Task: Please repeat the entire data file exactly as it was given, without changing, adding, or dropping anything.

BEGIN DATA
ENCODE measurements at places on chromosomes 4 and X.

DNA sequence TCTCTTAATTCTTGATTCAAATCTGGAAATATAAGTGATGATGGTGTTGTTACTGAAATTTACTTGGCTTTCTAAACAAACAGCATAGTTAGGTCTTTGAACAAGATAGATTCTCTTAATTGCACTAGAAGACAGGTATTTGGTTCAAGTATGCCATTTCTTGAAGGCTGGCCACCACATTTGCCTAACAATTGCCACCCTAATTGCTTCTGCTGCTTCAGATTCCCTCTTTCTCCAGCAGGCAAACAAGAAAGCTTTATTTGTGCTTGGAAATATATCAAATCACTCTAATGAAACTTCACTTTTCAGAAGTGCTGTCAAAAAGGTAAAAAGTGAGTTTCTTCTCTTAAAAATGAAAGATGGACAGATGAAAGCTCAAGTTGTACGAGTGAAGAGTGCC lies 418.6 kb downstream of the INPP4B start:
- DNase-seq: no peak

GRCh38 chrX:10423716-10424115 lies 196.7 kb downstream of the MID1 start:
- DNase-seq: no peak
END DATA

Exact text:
ENCODE measurements at places on chromosomes 4 and X.

DNA sequence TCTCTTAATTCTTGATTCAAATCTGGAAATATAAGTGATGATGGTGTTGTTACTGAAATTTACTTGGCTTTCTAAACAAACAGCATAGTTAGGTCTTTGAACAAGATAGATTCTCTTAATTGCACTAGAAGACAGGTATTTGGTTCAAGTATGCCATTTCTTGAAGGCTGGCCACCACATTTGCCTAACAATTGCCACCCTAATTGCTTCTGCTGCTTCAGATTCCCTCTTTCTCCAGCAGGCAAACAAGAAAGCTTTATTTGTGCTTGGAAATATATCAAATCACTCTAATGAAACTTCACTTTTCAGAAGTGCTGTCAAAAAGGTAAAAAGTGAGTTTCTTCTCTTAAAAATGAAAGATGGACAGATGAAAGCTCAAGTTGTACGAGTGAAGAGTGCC lies 418.6 kb downstream of the INPP4B start:
- DNase-seq: no peak

GRCh38 chrX:10423716-10424115 lies 196.7 kb downstream of the MID1 start:
- DNase-seq: no peak